“We need to encourage as many Canadians as possible to get vaccinated,” O’Toole said. “We’re not going to be doing that by wedging people, like Mr. Trudeau, always dividing people. Using even a health-crisis for his own benefit.”

Liberal Leader Justin Trudeau has called the crowds of protestors that have followed him throughout the campaign “anti-vaxxer mobs” for their resistance to his plan to make vaccines mandatory for federal workers and airline passengers. The protesters also oppose his support for vaccine passport systems used by a growing number of provinces.

Alberta and Saskatchewan recently joined the list of jurisdictions to adopt such a program after weeks of first opposing the idea and then changing their minds when a wave of cases driven by a more infectious virus variant filled hospitals with COVID-19 patients who are not fully vaccinated.

Before her province announced it would introduce such a system, Saskatchewan incumbent Conservative MP Cathay Wagantall posted a video to YouTube asking people to advocate against it.

“Right now, we, fortunately, are living in a province where our premier does not mandate passports and has not mandated vaccines. I encourage you to contact the premier and your MLA to thank them and to encourage them to continue to persevere in the face of pressure to implement such a passport that discriminates against those who choose not to take the current vaccines being offered by our federal government,” she said.

Wagantall said in a statement Saturday she was asking residents to thank their provincial representative for not introducing such a system, but now that it has, she respects that decision.

And this past week, incumbent Conservative Martin Shields told a federal candidates forum, “I’ve never been asked as a member of Parliament by my party whether I’m vaccinated.”

“It isn’t an issue in our party, it’s your choice, so I’ve never been asked,” the Alberta legislator said, adding he believes getting a shot against COVID-19 should be left up to an individual.

Neither campaign for Wagantall or Shields have returned a request for comment.

While also campaigning in Ontario, the Liberal leader attacked O’Toole for “protecting anti-vaxxers” in his caucus.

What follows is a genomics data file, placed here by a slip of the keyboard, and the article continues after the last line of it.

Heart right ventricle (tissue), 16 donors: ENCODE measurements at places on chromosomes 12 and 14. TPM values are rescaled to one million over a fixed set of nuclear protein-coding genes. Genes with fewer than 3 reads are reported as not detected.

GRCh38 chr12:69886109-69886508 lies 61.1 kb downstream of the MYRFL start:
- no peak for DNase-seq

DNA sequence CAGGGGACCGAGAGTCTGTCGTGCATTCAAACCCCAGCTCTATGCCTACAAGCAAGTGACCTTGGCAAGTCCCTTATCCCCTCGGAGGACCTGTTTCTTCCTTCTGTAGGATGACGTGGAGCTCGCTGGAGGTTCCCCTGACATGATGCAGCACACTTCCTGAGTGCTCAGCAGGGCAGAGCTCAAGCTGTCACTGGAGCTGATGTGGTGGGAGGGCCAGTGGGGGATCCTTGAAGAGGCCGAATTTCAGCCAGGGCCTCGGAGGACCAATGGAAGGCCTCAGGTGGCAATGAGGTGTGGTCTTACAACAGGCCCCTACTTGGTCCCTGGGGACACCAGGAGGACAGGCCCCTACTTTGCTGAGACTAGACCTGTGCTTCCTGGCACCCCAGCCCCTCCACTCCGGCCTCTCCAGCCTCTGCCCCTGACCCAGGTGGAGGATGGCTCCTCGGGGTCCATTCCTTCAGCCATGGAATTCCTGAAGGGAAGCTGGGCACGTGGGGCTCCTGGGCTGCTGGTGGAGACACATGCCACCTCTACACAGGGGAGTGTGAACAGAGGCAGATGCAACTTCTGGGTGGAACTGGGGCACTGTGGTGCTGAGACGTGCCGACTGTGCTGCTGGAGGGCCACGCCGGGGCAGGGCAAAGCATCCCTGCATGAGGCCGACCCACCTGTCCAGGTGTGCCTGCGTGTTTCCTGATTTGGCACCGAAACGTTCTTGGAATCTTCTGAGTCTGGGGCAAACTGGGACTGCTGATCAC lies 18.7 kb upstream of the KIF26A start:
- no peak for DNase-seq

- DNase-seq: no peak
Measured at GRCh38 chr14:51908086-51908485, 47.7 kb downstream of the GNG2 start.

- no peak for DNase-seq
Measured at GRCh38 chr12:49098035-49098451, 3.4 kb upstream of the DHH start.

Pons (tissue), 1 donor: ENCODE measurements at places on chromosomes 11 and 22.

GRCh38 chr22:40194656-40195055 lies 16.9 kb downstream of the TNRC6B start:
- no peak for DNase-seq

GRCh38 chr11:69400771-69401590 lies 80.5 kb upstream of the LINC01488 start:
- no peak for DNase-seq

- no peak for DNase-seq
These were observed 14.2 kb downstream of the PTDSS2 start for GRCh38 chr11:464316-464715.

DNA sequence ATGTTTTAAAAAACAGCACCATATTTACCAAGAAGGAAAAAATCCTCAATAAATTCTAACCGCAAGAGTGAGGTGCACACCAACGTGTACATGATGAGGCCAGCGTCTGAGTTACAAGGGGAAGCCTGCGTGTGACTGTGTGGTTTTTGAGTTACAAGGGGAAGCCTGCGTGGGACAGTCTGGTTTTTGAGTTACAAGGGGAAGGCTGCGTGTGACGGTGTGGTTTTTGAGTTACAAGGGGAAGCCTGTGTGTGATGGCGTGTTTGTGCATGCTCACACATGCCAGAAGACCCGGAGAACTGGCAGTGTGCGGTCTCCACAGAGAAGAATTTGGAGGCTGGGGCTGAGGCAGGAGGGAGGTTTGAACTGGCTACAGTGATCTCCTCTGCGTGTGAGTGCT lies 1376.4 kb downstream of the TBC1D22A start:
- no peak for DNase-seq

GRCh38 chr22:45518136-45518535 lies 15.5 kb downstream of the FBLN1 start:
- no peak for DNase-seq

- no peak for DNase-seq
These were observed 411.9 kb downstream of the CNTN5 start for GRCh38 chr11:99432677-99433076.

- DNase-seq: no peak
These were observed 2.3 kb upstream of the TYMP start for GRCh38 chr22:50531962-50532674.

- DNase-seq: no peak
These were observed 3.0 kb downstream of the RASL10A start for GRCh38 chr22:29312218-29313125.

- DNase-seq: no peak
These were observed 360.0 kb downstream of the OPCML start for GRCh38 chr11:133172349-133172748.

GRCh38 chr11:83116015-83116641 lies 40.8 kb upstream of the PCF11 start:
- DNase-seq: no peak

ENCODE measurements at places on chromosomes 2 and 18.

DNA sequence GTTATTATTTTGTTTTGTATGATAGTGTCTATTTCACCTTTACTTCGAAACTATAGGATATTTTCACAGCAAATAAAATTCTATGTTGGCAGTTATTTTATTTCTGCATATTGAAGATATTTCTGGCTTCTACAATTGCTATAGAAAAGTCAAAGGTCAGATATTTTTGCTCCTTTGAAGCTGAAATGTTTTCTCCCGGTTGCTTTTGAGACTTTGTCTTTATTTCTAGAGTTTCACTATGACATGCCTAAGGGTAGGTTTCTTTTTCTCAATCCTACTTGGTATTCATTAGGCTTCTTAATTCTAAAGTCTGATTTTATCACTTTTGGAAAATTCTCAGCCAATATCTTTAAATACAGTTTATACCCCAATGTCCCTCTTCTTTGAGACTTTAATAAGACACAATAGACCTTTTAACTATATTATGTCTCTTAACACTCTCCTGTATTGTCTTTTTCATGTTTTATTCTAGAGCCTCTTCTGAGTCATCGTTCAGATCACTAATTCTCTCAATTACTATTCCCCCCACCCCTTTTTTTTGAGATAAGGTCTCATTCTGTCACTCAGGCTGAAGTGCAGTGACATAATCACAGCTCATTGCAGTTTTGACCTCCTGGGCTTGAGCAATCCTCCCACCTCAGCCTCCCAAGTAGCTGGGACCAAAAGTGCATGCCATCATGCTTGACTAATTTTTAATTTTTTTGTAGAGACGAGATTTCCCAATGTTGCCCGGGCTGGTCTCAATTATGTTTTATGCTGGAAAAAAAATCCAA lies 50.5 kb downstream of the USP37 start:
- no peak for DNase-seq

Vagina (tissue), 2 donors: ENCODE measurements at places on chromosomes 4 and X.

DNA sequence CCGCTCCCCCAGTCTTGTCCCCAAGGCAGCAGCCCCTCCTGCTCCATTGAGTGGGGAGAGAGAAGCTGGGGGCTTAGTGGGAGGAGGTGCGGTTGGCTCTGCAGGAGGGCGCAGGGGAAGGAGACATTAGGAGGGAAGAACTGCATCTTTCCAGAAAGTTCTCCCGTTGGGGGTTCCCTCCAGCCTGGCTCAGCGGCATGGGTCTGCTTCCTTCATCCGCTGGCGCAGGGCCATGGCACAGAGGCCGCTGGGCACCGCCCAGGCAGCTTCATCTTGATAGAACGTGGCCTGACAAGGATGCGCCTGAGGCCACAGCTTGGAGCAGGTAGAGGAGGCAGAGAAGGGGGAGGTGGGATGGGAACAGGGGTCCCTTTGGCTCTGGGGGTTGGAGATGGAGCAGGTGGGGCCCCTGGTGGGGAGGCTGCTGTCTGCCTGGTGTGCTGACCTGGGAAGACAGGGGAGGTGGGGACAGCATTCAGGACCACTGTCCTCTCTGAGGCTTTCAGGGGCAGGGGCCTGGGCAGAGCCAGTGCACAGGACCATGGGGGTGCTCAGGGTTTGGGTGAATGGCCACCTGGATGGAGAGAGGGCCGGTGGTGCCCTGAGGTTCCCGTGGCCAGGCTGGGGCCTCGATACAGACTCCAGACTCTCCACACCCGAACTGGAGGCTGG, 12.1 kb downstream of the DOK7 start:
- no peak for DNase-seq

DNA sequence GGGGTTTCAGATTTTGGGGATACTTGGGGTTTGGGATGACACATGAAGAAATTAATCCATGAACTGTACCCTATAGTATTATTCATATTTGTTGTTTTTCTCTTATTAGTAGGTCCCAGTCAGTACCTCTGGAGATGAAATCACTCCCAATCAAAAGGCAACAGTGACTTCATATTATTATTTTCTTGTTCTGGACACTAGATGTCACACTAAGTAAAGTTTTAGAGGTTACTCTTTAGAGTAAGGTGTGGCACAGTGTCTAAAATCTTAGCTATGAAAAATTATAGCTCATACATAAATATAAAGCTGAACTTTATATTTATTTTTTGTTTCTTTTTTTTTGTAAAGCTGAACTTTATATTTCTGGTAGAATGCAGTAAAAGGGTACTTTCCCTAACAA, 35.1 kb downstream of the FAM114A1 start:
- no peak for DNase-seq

O’Toole started his second-last day of campaigning by jogging past a farmers market outside of Waterloo, Ont., without appearing to go inside to capitalize on one of his final chances to meet prospective voters.

During the day, he twice stopped to thank volunteers on different campaigns for a candidate in Waterloo, and then in Cambridge. At the latter location, he appeared to ignore a woman seen standing on a sidewalk near the patio where he had been bumping elbows with campaign workers and shouting questions about what he planned to do for the city and Indigenous Peoples.

Those decisions reflect the party’s overall campaign strategy, which has relied more on O’Toole answering questions from people through virtual townhalls in a broadcast studio in downtown Ottawa rather than pressing flesh in local communities.

He defended taking a more physically distanced approach by saying he’s met thousands more people this way and run a safer campaign than the Liberal effort, which has seen Trudeau appear in crowded rooms and at hospitals.

“I’m proud of the campaign we’re running,” O’Toole said. “I’m proud I’m not a celebrity taking people for granted like Mr. Trudeau.”

O’Toole also received an endorsement Saturday from retired vice-admiral Mark Norman, who was at the centre of a failed prosecution by the Liberal government in a politically heated case that ended his military career.

In a video clip the Conservatives shared on social media, Norman said Canadians have an important decision to make as to who should lead the country through the challenges it faces at home and abroad.

This report by The Canadian Press was first published Sept. 18, 2021.

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U.S. lawmakers push Biden to lift Canadian travel restrictions – CTV News